Speaking in the Dáil last week, Labour Spokesperson for Agriculture, Willie Penrose TD, congratulated the new government and outlined the actions they must take to improve life in rural communities in light of Brexit.
“I congratulate the taoiseach and his new cabinet. I wish to focus on issues relating to rural Ireland and the need for the government to focus on the regions.
“I particularly compliment the new minister with responsibility for community and rural affairs, Deputy Ring. I have no doubt that he has earned his spurs, and he will make sure that rural Ireland’s problems are addressed and not forgotten.
“There are many challenges facing rural Ireland, Brexit being the main one.
“Farming organisations have said that farming and the food and drinks industry must be one of the taoiseach’s top priorities in the Brexit negotiations. They are not wrong.
“We have already seen the mushroom industry decimated by the impact of Brexit and we cannot afford to have any other industry suffer in the same way.
“The new Minister for Enterprise and Innovation, Tánaiste Frances Fitzgerald, should note that the midlands has the lowest number of IDA Ireland-supported jobs of any region, followed closely by the north west and mid-east.
“The tánaiste must now prioritise investment in small towns across the regions but in particular in those areas that have not benefited from the recovery in employment.
“There is no substitute for infrastructural investment by the state for long-term development. There is no substitute for advanced factories and offices, high speed broadband, good quality roads and public transport connections.
“Indeed in Mullingar there is a fine industrial estate of 27 acres ready to go, in Marlinstown, and IDA Ireland, has failed to deliver there.
“It is like the forgotten child, bypassed every time.
“If regionalisation and development of the regions is going to mean anything the minister should start in the midlands.
“State investment is critical to securing foreign investment and IDA Ireland must spearhead this in small towns.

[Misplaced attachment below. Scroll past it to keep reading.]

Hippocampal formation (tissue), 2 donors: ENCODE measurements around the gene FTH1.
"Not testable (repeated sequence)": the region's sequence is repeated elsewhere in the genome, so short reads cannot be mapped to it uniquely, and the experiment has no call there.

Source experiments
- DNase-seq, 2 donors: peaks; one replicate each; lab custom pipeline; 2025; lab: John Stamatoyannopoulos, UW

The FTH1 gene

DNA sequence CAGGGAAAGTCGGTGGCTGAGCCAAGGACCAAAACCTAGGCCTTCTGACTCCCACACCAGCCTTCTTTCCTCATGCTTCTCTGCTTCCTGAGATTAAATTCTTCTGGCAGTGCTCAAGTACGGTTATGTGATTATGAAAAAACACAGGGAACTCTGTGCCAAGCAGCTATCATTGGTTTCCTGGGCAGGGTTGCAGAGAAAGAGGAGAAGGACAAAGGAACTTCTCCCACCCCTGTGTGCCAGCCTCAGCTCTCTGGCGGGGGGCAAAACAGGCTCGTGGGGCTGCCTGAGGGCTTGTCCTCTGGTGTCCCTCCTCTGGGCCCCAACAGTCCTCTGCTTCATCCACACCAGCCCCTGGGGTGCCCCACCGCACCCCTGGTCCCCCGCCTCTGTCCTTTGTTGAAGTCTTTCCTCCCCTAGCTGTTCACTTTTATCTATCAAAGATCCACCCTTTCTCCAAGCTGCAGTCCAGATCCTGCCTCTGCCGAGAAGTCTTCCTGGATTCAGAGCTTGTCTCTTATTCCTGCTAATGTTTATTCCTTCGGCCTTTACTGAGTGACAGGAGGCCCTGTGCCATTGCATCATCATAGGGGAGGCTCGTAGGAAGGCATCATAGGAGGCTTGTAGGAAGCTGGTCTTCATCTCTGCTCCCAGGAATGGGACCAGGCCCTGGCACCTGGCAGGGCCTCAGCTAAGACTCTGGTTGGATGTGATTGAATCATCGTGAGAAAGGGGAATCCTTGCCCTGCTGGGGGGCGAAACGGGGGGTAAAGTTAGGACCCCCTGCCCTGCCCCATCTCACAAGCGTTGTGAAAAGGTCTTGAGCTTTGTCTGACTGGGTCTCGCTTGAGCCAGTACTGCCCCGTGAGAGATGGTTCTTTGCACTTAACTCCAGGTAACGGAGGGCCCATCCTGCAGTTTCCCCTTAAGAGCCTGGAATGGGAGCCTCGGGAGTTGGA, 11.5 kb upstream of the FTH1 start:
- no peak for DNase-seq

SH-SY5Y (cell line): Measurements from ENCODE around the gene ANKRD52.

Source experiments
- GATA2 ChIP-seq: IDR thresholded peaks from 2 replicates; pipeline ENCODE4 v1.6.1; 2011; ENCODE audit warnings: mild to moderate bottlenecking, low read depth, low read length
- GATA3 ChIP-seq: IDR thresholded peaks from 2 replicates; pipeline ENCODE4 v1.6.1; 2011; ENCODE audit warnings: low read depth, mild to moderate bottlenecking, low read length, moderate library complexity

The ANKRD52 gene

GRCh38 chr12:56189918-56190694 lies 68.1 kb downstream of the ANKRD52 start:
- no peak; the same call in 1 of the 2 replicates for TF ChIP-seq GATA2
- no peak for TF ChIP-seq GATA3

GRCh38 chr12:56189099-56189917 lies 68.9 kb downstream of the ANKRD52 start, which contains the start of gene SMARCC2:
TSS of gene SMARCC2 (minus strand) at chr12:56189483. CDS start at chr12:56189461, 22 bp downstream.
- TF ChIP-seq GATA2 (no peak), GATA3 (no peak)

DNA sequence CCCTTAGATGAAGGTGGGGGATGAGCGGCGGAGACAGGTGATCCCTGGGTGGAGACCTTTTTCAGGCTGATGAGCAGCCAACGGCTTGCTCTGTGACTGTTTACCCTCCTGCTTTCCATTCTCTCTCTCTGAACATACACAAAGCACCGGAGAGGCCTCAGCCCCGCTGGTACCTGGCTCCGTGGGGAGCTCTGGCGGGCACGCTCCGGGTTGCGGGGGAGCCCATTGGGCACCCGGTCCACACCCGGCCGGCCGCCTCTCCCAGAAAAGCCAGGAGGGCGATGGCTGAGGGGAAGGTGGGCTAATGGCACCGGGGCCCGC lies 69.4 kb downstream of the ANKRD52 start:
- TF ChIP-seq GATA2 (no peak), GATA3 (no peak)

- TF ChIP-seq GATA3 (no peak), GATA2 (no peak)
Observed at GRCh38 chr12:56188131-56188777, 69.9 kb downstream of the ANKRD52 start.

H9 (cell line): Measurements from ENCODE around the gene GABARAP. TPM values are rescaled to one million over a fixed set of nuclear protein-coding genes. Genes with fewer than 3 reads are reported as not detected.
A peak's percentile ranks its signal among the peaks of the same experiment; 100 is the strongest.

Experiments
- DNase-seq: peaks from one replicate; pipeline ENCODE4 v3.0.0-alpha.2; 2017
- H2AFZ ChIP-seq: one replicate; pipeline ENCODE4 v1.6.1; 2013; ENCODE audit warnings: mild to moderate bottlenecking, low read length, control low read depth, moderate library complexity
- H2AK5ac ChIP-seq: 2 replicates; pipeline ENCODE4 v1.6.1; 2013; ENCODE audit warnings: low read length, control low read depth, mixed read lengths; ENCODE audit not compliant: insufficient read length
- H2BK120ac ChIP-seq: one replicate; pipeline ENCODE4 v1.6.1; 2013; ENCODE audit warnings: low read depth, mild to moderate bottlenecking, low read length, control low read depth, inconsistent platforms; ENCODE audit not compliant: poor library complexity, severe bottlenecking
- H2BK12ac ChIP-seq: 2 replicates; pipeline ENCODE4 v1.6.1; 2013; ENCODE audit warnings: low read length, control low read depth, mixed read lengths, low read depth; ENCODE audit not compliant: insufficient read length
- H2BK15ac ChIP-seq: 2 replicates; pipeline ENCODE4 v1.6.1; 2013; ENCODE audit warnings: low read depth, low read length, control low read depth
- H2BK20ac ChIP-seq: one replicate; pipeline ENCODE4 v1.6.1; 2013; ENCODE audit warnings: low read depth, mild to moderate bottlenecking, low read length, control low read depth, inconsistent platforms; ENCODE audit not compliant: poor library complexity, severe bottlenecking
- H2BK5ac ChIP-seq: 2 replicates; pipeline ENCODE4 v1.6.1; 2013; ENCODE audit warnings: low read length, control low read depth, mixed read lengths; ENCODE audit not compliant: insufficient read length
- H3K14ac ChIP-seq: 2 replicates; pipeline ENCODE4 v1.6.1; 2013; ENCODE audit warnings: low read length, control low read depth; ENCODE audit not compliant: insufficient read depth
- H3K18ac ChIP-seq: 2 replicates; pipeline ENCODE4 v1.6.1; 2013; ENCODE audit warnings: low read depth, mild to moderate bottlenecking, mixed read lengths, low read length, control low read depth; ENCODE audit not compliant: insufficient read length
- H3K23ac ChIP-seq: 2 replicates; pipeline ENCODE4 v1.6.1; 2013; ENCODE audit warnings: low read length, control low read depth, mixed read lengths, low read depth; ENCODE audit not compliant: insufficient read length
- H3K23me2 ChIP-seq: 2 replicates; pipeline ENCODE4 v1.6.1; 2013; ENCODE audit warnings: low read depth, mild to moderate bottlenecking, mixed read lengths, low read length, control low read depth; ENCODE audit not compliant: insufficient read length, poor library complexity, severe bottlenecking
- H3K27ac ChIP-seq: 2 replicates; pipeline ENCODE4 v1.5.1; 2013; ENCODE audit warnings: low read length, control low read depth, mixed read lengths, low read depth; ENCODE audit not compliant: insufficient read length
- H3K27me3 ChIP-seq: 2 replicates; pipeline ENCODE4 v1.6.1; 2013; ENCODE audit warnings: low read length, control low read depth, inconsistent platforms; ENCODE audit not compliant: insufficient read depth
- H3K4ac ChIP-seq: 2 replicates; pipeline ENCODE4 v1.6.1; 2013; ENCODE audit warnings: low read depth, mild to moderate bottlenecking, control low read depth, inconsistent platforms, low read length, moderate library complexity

“Connectivity and increasing the scale of high speed broadband is critical for rural areas. It can transform them.
“The Ludgate Hub in Skibbereen is an outstanding example of how transformation can be achieved. The World Bank has suggested that a slight increase in broadband speeds can raise local gross domestic product (GDP) by 10%.
“Once super fast broadband reaches an area, success follows. Connectivity is a key. We do not need to reinvent the wheel.
“The Ludgate Hub serves as a beacon of innovation for rural Ireland and this can be replicated across the country if there is a will to do so. Talk is cheap but bringing the whole community together and installing the necessary infrastructure can bring results. Let us resurrect rural villages and bring people back into rural towns.
“Minister Ring knows that villages are being decimated. I live in one. Shops are closing. Very soon there will be no shop between the two major towns of Longford and Mullingar.
“Petrol stations and newsagents are disappearing. We do not want to impose rates on shops that are not making a tosser by calculating them on the basis of leasing values.
“What sort of a message does it send to rural areas when the rate for a shop that has been for sale for six years without an offer is calculated on the basis of a leasing value relative to a town?
“Shops in rural towns and villages create four or five jobs. They pay the proper wage and they pay their taxes. There is no black economy in those shops but they are being decimated by government policy.
“It must be reversed.
“I ask Minister for Community and Rural Affairs, Deputy Ring, to make sure that will be achieved. There is a report on the post office network and now is the time to implement it.
“In County Kildare, the service available at the post office was widened and it is going to thrive in Ballymore Eustace. That is the prototype that should guide us forward.”